It used to be that the IRS was actually more likely to target middle class taxpayers for an audit than wealthy people. It is more difficult to audit the wealthy because they can afford to hire expert lawyers and accountants to fight the auditors.
However, years of cuts to the IRS budget have led to a change in tactics.
The IRS now prefers to target the wealthy for audits, so the agency gets the most bang for its buck. There is simply more money that the IRS can get by auditing the wealthy than by making sure middle class Americans have filed all of their taxes correctly.
This trend is expected to continue in 2017, according to Private Wealth in "This Year's Audits Are Bad News For The Rich."
The IRS is expected to go after common ways the wealthy often lower their tax bills and challenge them to prove that they have done everything correctly.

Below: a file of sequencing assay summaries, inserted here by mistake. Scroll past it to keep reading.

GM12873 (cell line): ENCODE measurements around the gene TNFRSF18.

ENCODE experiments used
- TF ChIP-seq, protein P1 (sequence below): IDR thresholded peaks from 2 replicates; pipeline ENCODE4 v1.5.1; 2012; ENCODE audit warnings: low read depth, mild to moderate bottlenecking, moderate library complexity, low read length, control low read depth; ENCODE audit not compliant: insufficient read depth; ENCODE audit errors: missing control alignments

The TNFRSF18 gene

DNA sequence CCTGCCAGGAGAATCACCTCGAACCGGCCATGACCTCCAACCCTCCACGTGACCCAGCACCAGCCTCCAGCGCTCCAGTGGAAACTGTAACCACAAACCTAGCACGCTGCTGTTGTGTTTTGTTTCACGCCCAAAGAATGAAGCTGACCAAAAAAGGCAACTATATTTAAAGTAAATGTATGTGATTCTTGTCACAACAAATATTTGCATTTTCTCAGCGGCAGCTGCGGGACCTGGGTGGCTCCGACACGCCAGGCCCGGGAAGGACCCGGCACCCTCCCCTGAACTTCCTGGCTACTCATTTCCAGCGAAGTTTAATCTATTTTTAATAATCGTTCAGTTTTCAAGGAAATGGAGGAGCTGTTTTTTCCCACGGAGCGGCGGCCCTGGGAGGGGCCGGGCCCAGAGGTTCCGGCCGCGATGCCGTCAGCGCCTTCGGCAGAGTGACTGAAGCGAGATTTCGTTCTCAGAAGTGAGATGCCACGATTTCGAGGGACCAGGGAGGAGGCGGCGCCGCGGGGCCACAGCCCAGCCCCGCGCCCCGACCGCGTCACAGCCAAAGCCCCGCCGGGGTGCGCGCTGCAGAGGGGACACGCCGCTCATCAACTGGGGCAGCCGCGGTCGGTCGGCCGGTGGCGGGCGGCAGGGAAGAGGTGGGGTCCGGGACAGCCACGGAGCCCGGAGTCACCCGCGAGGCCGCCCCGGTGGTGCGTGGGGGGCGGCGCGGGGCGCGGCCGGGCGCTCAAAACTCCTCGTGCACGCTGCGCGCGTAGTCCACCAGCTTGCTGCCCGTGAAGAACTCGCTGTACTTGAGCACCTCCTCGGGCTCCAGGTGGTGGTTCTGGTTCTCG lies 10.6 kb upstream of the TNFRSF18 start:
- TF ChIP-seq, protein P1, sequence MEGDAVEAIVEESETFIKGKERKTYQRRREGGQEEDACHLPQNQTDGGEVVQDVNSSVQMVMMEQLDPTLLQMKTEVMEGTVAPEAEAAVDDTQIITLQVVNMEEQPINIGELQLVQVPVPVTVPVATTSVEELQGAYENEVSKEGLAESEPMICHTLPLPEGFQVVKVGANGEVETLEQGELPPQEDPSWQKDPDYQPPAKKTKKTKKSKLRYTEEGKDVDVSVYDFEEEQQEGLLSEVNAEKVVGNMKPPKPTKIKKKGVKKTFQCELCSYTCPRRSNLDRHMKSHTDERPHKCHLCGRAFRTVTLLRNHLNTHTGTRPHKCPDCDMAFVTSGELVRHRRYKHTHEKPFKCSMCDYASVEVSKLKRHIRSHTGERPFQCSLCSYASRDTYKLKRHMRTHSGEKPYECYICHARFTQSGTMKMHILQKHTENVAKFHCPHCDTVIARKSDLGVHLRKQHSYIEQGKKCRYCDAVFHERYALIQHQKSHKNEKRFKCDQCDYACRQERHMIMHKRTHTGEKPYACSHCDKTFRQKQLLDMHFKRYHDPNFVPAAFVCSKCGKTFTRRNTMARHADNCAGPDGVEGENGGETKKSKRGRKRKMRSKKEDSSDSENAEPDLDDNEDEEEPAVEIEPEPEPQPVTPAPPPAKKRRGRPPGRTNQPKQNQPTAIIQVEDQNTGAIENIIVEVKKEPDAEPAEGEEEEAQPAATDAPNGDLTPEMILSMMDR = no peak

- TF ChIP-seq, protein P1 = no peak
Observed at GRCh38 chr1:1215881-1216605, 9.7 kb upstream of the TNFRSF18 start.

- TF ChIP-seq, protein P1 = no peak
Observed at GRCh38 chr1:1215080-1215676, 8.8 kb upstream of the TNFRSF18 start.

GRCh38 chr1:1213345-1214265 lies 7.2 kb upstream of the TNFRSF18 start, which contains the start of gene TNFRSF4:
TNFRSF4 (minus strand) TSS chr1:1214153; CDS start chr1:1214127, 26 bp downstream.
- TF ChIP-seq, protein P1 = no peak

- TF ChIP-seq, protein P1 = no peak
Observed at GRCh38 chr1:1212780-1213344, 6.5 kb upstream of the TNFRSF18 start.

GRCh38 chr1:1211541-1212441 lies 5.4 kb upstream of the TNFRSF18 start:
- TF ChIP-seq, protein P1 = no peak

For example, a charitable deduction over a certain limit might trigger the IRS to send a letter demanding proof of the donation. Reporting that money was put into a 529 education savings plan over a certain amount, could also trigger an automatic letter as could a whole lot of other common practices.
It is important that wealthy people get together with their estate planning attorneys and accountants to make sure they have done everything correctly to lower their tax bills, if they want to avoid problems with the IRS.
Reference: Private Wealth (Feb. 28, 2017) "This Year's Audits Are Bad News For The Rich."